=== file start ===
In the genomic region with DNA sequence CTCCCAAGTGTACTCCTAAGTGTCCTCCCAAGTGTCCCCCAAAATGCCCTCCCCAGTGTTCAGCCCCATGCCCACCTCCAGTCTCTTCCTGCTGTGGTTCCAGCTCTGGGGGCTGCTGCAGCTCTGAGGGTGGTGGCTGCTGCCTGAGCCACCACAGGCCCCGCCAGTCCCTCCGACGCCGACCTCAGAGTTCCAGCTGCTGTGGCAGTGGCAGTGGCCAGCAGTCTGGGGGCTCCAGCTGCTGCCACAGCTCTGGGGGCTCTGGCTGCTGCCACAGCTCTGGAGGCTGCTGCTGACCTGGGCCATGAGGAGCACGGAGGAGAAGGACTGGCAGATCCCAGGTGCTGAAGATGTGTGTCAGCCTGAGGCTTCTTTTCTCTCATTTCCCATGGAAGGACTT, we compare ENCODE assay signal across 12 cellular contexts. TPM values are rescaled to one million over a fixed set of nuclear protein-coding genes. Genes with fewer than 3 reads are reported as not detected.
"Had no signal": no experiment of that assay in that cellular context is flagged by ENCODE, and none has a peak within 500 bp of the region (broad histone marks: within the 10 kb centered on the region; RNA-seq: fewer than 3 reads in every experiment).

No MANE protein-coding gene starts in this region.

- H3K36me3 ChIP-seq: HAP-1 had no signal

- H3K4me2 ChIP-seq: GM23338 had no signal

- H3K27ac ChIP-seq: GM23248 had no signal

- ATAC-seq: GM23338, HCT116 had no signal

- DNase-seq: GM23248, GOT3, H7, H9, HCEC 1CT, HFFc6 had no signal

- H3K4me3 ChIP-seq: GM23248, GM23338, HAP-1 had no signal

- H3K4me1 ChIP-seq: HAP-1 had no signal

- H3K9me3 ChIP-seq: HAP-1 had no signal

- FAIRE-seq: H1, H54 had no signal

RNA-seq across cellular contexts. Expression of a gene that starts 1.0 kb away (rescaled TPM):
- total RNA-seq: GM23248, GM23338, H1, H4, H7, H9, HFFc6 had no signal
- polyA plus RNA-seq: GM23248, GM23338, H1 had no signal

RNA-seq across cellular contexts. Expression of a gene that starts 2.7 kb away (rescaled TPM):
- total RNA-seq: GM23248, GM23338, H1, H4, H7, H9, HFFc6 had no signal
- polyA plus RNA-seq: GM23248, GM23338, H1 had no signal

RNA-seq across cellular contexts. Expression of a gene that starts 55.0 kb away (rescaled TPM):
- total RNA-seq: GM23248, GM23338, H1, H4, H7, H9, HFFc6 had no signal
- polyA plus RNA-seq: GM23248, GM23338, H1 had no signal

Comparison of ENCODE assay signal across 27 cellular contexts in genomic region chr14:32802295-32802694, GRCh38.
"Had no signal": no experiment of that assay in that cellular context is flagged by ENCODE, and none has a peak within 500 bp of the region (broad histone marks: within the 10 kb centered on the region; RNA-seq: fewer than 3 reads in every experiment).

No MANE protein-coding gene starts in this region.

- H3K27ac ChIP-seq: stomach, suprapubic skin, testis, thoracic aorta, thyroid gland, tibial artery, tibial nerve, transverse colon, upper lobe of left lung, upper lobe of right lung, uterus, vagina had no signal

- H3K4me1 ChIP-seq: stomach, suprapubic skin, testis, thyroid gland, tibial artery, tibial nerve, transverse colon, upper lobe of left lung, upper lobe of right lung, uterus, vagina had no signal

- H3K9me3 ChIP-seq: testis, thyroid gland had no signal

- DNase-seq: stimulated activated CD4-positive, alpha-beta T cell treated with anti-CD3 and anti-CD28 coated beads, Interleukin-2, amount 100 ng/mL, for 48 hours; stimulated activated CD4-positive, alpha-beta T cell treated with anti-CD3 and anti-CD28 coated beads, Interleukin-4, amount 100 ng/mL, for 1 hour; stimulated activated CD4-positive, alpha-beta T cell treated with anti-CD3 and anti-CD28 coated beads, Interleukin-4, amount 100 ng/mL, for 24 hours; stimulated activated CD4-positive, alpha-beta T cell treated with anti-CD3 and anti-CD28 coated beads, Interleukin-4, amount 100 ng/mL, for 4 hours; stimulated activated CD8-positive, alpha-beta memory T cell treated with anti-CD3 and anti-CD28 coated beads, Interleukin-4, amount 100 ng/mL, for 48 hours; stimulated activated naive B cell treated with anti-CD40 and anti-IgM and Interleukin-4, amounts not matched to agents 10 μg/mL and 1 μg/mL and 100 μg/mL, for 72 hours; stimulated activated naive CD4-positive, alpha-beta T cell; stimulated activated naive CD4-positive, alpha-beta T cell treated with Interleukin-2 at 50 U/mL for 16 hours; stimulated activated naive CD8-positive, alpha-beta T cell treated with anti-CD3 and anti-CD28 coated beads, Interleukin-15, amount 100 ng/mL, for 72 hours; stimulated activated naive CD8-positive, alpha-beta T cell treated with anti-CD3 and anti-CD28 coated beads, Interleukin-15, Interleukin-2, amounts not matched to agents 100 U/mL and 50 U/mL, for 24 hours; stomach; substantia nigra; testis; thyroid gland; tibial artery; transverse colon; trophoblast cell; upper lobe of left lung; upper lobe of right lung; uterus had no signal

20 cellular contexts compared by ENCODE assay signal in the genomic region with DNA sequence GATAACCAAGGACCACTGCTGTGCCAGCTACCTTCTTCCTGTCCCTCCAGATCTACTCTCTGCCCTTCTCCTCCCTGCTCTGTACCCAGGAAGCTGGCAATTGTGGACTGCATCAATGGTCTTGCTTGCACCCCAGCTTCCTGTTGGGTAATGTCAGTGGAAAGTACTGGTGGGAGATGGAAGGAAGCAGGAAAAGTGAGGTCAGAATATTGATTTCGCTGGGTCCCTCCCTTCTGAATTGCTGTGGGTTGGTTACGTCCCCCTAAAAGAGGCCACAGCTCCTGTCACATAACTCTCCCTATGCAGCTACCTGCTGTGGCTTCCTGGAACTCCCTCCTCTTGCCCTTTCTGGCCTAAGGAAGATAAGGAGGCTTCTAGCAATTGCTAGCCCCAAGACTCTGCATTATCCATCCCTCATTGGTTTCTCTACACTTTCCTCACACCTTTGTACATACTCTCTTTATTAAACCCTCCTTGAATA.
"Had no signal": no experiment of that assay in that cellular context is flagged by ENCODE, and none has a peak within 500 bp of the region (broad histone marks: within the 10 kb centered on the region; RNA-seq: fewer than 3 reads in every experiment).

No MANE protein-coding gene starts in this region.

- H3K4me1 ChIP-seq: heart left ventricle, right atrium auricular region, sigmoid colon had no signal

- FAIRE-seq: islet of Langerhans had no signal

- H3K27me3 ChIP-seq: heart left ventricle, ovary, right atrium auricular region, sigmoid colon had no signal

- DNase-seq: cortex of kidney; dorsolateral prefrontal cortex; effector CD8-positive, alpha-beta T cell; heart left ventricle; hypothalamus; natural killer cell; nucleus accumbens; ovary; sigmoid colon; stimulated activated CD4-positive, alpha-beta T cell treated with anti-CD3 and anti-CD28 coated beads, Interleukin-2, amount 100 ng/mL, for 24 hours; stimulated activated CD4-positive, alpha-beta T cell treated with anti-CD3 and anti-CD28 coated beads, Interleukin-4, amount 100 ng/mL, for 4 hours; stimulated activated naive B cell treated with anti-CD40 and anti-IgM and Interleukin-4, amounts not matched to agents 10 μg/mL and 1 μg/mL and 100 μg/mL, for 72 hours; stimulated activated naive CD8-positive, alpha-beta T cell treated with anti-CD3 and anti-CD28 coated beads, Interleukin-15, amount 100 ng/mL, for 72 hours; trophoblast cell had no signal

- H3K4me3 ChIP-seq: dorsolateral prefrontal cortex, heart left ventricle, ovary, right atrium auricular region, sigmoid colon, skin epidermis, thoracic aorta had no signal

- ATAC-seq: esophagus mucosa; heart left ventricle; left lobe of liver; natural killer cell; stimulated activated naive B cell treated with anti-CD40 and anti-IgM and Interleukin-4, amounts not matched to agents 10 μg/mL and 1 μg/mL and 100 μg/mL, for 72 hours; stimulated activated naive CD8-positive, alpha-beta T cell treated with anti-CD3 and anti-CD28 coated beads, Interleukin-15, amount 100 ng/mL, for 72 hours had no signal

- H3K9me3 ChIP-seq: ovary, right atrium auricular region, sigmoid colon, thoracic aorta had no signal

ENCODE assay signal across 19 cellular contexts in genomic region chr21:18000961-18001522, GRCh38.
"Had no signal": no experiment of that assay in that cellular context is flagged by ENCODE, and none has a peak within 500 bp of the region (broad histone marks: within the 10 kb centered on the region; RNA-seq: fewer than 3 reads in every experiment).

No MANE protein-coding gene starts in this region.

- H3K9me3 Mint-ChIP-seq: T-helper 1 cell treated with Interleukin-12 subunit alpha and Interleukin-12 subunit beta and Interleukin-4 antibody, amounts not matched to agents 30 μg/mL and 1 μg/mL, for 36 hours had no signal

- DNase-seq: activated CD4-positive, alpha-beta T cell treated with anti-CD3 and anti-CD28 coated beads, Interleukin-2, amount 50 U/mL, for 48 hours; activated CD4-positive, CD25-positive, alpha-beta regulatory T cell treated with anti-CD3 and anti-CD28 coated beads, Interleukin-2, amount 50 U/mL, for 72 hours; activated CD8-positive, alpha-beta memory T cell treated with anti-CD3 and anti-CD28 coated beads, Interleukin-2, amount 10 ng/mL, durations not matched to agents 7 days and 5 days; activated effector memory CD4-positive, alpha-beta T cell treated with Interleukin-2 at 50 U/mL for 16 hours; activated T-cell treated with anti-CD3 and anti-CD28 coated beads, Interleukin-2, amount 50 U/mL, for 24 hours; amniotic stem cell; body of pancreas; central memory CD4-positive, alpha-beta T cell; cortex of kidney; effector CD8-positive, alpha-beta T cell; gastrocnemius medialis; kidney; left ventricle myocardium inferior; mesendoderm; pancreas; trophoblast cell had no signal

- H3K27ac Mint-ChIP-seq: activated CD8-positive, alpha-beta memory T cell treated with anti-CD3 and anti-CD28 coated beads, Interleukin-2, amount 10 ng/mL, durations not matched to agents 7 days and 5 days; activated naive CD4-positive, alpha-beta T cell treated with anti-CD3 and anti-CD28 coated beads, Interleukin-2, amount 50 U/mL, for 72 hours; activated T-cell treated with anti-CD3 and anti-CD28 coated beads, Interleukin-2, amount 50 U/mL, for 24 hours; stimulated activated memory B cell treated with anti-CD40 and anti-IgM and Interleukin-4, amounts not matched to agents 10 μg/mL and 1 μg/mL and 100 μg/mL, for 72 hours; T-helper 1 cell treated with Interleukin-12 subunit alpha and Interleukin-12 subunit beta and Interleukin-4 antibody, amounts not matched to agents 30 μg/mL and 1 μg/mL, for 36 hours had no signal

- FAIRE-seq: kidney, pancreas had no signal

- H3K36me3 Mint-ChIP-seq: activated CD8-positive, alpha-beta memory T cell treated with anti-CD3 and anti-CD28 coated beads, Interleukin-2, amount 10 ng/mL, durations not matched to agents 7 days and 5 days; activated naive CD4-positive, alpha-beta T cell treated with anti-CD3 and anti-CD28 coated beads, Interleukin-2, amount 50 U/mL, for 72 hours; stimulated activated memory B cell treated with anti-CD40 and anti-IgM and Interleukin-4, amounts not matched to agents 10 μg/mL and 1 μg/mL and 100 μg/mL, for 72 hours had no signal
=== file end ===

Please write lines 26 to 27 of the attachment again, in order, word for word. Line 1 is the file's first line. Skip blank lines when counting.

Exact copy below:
- H3K4me1 ChIP-seq: stomach, suprapubic skin, testis, thyroid gland, tibial artery, tibial nerve, transverse colon, upper lobe of left lung, upper lobe of right lung, uterus, vagina had no signal

- H3K9me3 ChIP-seq: testis, thyroid gland had no signal